Ethanol Discount to Gasoline Narrows on Possible Plant Closings
Ethanol’s discount to gasoline narrowed for a second day on concern that tight corn supply before September’s harvest will force producers to cut output.
The spread, or price difference, contracted 0.85 cent to 67.76 cents a gallon after the Agriculture Department estimated corn stockpiles will be 26 percent lower than a year earlier. Ethanol production is below average for this time of year, according to data compiled by Bloomberg.
“It could just be an issue of making it through the end of the crop cycle,” said Will Babler, a broker at Atten Babler Risk Management LLC in Galena, Illinois. “A lot of plants are going to have to shut down. We’ll have to see how that plays out.”
Denatured ethanol for September delivery slipped 0.5 cent to $2.18 a gallon on the Chicago Board of Trade. Futures have fallen 0.5 percent this year.
Gasoline for September delivery fell 1.35 cents, or 0.5 percent, to $2.8576 a gallon on the New York Mercantile Exchange. The contract covers reformulated gasoline, made to be blended with ethanol before delivery to filling stations.
Last year’s corn crop was devastated by the worst drought since the 1930s, which forced ethanol plants to shutter operations temporarily. Farmers responded by planting the most acres of the grain since 1936.
Corn for September delivery rose 5.25 cents, or 1.1 percent, to $4.735 a bushel in Chicago. The more-actively traded December contract gained 1.5 cent to $4.5975. One bushel of the grain makes at least 2.75 gallons of renewable fuel.
The corn crush spread, or the cost difference between a gallon of ethanol and the corn needed to make it, based on September contracts for the grain and biofuel, was 46 cents, down from 48 cents yesterday, data compiled by Bloomberg show.
Babler said most traders are watching the volatility in the market for Renewable Identification Numbers, or RINs, the certificates that the U.S. and refiners rely on to track compliance with government mandates for use of the biofuel.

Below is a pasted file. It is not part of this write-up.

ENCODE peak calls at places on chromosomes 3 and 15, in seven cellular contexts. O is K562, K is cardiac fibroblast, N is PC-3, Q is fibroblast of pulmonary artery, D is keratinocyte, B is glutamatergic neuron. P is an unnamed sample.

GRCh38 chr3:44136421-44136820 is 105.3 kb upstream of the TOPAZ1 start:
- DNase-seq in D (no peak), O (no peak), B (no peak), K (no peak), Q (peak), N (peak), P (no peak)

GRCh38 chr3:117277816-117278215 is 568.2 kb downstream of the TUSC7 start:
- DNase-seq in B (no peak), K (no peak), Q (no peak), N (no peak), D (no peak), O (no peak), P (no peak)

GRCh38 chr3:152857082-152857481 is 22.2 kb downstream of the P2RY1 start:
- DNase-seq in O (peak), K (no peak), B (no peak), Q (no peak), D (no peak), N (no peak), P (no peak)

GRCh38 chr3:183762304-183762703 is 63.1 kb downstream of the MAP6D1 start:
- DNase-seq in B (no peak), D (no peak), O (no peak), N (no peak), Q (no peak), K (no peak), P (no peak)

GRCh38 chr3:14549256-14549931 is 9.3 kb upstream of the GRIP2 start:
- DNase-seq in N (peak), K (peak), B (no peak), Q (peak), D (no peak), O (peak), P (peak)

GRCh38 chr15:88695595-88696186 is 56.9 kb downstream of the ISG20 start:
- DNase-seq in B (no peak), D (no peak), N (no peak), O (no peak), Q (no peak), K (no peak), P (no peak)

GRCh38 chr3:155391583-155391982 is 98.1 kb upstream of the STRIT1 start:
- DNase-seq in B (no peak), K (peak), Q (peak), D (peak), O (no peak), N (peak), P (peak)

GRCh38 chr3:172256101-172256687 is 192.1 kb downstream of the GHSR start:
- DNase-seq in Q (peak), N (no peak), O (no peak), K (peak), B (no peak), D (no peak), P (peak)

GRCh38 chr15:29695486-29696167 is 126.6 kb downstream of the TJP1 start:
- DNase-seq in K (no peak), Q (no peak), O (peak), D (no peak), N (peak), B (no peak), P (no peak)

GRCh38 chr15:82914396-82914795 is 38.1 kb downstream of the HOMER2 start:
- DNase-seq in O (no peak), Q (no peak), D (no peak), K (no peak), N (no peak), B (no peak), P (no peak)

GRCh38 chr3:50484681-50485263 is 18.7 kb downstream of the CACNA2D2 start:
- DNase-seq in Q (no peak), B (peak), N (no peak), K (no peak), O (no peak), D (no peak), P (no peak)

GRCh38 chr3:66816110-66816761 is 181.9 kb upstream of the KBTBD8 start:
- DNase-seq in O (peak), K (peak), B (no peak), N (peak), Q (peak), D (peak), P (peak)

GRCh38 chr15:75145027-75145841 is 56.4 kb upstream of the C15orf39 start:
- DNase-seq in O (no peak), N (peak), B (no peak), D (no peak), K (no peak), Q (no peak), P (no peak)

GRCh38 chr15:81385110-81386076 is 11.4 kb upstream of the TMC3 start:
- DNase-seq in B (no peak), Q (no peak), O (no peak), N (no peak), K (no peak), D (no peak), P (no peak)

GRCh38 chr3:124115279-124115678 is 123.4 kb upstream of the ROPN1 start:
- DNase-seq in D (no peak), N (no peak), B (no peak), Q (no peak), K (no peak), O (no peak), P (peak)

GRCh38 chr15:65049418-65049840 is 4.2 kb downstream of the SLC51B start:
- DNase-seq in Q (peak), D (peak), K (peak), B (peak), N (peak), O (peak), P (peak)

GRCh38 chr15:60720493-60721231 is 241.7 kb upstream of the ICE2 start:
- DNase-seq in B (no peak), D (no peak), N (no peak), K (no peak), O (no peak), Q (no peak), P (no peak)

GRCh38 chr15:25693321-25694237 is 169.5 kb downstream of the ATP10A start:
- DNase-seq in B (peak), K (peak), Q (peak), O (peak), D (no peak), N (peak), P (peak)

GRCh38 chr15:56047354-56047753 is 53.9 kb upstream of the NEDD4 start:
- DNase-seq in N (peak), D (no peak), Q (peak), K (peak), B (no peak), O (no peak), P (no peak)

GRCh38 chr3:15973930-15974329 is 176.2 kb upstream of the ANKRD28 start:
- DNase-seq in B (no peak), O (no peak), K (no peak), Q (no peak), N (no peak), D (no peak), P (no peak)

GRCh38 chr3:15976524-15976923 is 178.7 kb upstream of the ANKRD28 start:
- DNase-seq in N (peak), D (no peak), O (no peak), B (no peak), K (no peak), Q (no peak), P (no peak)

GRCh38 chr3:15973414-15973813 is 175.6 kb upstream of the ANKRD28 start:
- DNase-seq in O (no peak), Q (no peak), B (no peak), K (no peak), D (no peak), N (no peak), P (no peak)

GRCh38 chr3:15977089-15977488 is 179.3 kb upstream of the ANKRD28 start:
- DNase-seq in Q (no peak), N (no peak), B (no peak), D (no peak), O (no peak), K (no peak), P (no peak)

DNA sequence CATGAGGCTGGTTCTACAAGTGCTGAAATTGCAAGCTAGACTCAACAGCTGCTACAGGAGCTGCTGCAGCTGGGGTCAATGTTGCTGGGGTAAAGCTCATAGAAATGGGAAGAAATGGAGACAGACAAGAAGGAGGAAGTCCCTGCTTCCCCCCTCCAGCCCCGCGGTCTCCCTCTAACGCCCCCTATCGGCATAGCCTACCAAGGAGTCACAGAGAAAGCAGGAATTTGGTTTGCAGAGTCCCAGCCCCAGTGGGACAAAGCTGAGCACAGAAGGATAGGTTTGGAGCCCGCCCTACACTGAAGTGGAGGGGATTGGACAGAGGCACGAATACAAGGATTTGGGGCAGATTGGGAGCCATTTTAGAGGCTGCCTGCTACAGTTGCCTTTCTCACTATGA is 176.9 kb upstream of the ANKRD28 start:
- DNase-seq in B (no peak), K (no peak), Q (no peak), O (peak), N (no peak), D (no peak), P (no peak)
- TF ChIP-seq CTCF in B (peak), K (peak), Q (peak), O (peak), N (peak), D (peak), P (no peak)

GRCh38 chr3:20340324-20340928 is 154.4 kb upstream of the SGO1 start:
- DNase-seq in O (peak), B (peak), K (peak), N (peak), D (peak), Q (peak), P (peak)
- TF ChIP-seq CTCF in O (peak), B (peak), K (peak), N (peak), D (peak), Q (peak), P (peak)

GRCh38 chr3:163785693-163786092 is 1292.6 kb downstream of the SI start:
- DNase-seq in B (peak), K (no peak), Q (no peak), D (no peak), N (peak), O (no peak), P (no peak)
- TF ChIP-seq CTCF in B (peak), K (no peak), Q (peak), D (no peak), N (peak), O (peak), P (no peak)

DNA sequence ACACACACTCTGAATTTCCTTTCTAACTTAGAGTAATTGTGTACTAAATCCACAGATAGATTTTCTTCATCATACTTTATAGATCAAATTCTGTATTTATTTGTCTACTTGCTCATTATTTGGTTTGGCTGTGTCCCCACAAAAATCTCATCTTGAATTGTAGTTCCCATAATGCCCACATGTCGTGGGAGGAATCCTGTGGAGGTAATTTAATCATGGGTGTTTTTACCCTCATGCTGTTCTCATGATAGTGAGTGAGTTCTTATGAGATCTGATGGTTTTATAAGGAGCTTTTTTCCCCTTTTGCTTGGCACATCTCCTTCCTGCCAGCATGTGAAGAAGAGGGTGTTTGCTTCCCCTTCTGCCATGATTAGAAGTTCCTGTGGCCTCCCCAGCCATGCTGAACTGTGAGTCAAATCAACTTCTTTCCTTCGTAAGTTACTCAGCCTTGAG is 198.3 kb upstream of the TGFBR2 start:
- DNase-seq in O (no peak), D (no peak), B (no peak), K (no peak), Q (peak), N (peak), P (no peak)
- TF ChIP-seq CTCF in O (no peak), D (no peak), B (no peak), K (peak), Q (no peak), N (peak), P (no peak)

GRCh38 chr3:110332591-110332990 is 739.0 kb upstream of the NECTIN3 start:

The Environmental Protection Agency said Aug. 6 that it would extend the compliance period for this year by four months and signaled that it may adjust the 2014 targets.
Corn-based ethanol RINs fell 7 cents to 67 cents, the lowest level since April 25, while advanced RINs, which cover biodiesel and Brazilian sugarcane-based ethanol, slipped 9 cents to 74 cents, the cheapest since March 28.
In cash market trading, ethanol rose 10 cents to $2.48 a gallon on the West Coast, 4.5 cents to $2.395 on the Gulf Coast and 2.5 cents to $2.295 in Chicago, data compiled by Bloomberg show. In New York, the biofuel lost 1.5 cents to $2.45 a gallon.
West Coast ethanol’s premium to the U.S. Gulf expanded 5.5 cents to 8.5 cents, while Chicago’s discount to New York Harbor narrowed 4 cents to 15.5 cents.
Ethanol production last week gained 2.5 percent to 853,000 barrels a day, an Energy Information Administration report showed yesterday. That’s down 11 percent from the record 963,000 barrels a day in December 2011.
Stockpiles increased 1.6 percent to 16.7 million barrels, down 10 percent from a year earlier, the EIA, the Energy Department’s statistical arm, said.
Ethanol imports have averaged 22,000 barrels a day through Aug. 2, up from 12,000 during the same period in 2012.
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